STAND’s Summer Conflict Updates come to you from STAND’s summer interns in Washington, DC. Throughout the summer, Charlotte and Elizabeth will be providing you with bi-weekly updates on everything you need to know to stay up-to-date on STAND’s areas of concern. This update focuses on monsoon season and its effects on Rohingya refugees in Bangladesh, expected cuts to Darfur’s UNAMID peacekeeping mission, and escalating violence in the Central African Republic.
For the first time, the Burmese military admitted its participation in crimes against humanity by sentencing 7 soldiers for killing 10 Rohingya men last September. The work of two Reuters reporters, Wa Lone and Kyaw Soe Oo, helped convict the soldiers. First Counsellor Aung San Suu Kyi and her government are pressing charges in this criminal case against the two reporters, who have remained in detention since December, and face a possible 14-year conviction for possessing classified documents. Their report includes testimony from security officers, relatives of the victims, and Buddhist villagers, and describes how Burmese soldiers and villagers executed the 10 men and dumped the bodies into a mass grave. They also possessed photographs of these killings, further implicating the troops and villagers.
The International Criminal Court (ICC) is facing the tensely debated issue of whether or not they have jurisdiction over Burma’s deportation of Rohingya Muslims. While Bangladesh, the country to which they have fled, is a member of the ICC, Burma is not. The ICC’s Chief Prosecutor, Fatou Bensouda, is a strong proponent, claiming jurisdiction on the basis that the crux of these allegations – deportation – can only occur when victims are forced across an international border, and that “exercising jurisdiction would be in line with the court’s legal framework and also recognize consequences of forced migration.”
Nicholas Kristof of The New York Times visited Burma in March, writing about what he witnessed. He said that he “enter[ed] Myanmar on a tourist visa, [and] was able to slip undetected into five Rohingya villages. What [he] found was a slow-motion genocide. The massacres and machete attacks of last August are over for now, but Rohingya remain confined to their villages — and to a huge concentration camp — and are systematically denied most education and medical care.” Kristof speaks about how Burma uses “guns and machetes for ethnic cleansing” and explores how “it also kills more subtly and secretly by regularly denying medical care and blocking humanitarian aid to Rohingya.”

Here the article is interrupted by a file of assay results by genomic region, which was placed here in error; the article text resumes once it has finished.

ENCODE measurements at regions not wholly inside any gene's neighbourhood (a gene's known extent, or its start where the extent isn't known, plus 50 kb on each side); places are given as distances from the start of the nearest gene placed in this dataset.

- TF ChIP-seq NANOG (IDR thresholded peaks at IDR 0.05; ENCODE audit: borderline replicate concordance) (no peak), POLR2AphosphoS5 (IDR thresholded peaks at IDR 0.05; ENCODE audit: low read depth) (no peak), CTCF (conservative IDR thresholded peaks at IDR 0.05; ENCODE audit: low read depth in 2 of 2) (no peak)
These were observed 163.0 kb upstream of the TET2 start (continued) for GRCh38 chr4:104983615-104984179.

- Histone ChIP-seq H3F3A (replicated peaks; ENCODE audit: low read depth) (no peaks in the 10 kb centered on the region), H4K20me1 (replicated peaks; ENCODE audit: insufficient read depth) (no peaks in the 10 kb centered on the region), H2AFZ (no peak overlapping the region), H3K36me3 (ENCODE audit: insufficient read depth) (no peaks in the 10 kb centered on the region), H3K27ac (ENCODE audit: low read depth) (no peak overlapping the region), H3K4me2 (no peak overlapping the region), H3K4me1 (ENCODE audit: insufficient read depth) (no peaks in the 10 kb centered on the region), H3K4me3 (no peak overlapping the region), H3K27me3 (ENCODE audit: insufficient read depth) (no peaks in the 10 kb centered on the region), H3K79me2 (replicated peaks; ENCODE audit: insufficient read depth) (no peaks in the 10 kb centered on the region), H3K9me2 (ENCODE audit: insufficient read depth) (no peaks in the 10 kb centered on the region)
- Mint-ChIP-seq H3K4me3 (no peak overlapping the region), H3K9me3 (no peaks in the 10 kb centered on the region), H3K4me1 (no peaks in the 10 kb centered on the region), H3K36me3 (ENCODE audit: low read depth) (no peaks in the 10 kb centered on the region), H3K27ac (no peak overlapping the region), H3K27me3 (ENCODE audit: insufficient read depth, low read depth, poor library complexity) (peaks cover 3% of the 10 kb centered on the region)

Suu Kyi, who had been recognized by The United States Holocaust Memorial Museum (USHMM) with their prestigious Elie Wiesel Award in 2012, was rescinded this award earlier this year because of her lack of action and sometimes active discrimination against the Rohingya. She and her political party “have refused to cooperate with United Nations investigators, blocked access to journalists and ‘promulgated hateful rhetoric against the Rohingya community.’” In the letter from USHMM to Suu Kyi, museum leaders wrote that, as attacks against the Rohingya unfolded, they “had hoped that [Suu Kyi]—as someone [they] and many others have celebrated for [her] commitment to human dignity and universal human rights—would have done something to condemn and stop the military’s brutal campaign and to express solidarity with the targeted Rohingya population.”
As the Rohingya refugee population in Bangladesh increases and sanitation and security concerns continue to rise, so has international support. The UAE donated $2 million in April to the United Nations Refugee Agency in order to aid Rohingya women and children refugees in Bangladesh. This funding will support the UN’s larger mission to help 1.3 million displaced individuals this year, including 884,000 Rohingya and 336,000 host communities. India’s Foreign Secretary Vijay Keshav Gokhale met with Bangladeshi officials in April to organize humanitarian efforts, including women and child care, medical equipment, and “relief supplies including milk powder, baby food, dried fish, cooking stoves and cooking fuel, raincoats and gumboots.” These goods were requested by Bangladesh officials in advance of monsoon season, which will only exacerbate existing public health issues.
In the camps, a looming disaster awaits. Overpopulated, built of bamboo and plastic sheets, and located on steep hillsides, the camps are exceedingly prone to landslides and flooding as monsoon and cyclone season begins. A two-year-old Rohingya boy was among the first killed last week when a mud wall fell on him. Along with the extreme dangers of such floods and other natural disasters, this season will also lead to a public health crisis. Poor waste management, overflow from latrines, standing water, and even “improperly buried dead bodies” lead to high risk for the spread of disease, which already includes cholera, measles, and diphtheria.